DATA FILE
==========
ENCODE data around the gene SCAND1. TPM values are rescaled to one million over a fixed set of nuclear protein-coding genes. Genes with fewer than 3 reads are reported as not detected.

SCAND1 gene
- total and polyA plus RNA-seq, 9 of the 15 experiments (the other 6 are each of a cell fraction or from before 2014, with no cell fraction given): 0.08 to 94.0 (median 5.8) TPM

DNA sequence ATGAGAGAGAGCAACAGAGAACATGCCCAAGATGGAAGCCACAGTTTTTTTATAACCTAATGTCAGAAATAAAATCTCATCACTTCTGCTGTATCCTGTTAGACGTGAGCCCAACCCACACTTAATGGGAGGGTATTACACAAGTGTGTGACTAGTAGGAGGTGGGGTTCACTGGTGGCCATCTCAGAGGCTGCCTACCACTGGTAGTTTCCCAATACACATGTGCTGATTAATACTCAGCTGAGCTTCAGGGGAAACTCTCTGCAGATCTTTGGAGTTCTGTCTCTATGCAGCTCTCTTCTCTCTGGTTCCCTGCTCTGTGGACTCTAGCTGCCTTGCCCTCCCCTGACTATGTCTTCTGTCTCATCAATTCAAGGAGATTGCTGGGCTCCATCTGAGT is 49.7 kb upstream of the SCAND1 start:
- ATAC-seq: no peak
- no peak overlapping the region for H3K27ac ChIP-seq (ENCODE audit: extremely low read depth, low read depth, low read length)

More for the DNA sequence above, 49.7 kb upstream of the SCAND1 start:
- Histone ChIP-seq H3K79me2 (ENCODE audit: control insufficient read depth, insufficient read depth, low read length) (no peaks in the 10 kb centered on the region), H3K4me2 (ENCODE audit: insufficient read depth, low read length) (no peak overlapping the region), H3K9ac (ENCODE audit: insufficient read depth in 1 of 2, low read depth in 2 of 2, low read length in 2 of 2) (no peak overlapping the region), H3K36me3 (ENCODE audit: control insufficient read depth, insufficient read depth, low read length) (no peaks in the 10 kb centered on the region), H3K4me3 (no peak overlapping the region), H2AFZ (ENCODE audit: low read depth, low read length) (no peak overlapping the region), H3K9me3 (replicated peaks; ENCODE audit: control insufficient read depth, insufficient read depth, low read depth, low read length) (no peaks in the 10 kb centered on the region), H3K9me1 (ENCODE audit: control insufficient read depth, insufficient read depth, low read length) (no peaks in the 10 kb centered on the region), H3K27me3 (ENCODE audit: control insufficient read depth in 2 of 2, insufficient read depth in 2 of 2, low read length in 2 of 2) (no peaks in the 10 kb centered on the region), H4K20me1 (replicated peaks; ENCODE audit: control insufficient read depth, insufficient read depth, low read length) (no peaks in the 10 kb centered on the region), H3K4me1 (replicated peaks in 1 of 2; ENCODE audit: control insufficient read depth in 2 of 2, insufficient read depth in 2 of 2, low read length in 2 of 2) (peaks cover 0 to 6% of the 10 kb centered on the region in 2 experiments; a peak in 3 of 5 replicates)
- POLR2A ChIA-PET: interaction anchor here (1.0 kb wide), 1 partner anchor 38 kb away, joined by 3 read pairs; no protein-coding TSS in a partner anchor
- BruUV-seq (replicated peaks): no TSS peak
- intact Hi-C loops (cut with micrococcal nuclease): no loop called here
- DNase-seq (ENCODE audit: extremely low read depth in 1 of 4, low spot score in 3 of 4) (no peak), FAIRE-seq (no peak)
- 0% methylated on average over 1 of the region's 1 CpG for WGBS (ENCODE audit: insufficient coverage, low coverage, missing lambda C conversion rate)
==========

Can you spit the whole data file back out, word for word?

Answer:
ENCODE data around the gene SCAND1. TPM values are rescaled to one million over a fixed set of nuclear protein-coding genes. Genes with fewer than 3 reads are reported as not detected.

SCAND1 gene
- total and polyA plus RNA-seq, 9 of the 15 experiments (the other 6 are each of a cell fraction or from before 2014, with no cell fraction given): 0.08 to 94.0 (median 5.8) TPM

DNA sequence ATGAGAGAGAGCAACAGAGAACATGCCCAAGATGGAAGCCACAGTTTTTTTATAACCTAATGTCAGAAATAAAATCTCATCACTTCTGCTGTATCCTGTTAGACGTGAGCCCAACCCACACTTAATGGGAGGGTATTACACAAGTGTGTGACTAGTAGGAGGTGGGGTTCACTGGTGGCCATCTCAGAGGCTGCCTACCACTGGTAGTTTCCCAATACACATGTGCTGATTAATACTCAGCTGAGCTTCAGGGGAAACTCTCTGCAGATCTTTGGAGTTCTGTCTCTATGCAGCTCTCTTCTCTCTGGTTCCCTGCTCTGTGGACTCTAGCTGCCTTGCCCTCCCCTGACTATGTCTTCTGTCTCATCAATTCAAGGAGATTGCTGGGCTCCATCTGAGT is 49.7 kb upstream of the SCAND1 start:
- ATAC-seq: no peak
- no peak overlapping the region for H3K27ac ChIP-seq (ENCODE audit: extremely low read depth, low read depth, low read length)

More for the DNA sequence above, 49.7 kb upstream of the SCAND1 start:
- Histone ChIP-seq H3K79me2 (ENCODE audit: control insufficient read depth, insufficient read depth, low read length) (no peaks in the 10 kb centered on the region), H3K4me2 (ENCODE audit: insufficient read depth, low read length) (no peak overlapping the region), H3K9ac (ENCODE audit: insufficient read depth in 1 of 2, low read depth in 2 of 2, low read length in 2 of 2) (no peak overlapping the region), H3K36me3 (ENCODE audit: control insufficient read depth, insufficient read depth, low read length) (no peaks in the 10 kb centered on the region), H3K4me3 (no peak overlapping the region), H2AFZ (ENCODE audit: low read depth, low read length) (no peak overlapping the region), H3K9me3 (replicated peaks; ENCODE audit: control insufficient read depth, insufficient read depth, low read depth, low read length) (no peaks in the 10 kb centered on the region), H3K9me1 (ENCODE audit: control insufficient read depth, insufficient read depth, low read length) (no peaks in the 10 kb centered on the region), H3K27me3 (ENCODE audit: control insufficient read depth in 2 of 2, insufficient read depth in 2 of 2, low read length in 2 of 2) (no peaks in the 10 kb centered on the region), H4K20me1 (replicated peaks; ENCODE audit: control insufficient read depth, insufficient read depth, low read length) (no peaks in the 10 kb centered on the region), H3K4me1 (replicated peaks in 1 of 2; ENCODE audit: control insufficient read depth in 2 of 2, insufficient read depth in 2 of 2, low read length in 2 of 2) (peaks cover 0 to 6% of the 10 kb centered on the region in 2 experiments; a peak in 3 of 5 replicates)
- POLR2A ChIA-PET: interaction anchor here (1.0 kb wide), 1 partner anchor 38 kb away, joined by 3 read pairs; no protein-coding TSS in a partner anchor
- BruUV-seq (replicated peaks): no TSS peak
- intact Hi-C loops (cut with micrococcal nuclease): no loop called here
- DNase-seq (ENCODE audit: extremely low read depth in 1 of 4, low spot score in 3 of 4) (no peak), FAIRE-seq (no peak)
- 0% methylated on average over 1 of the region's 1 CpG for WGBS (ENCODE audit: insufficient coverage, low coverage, missing lambda C conversion rate)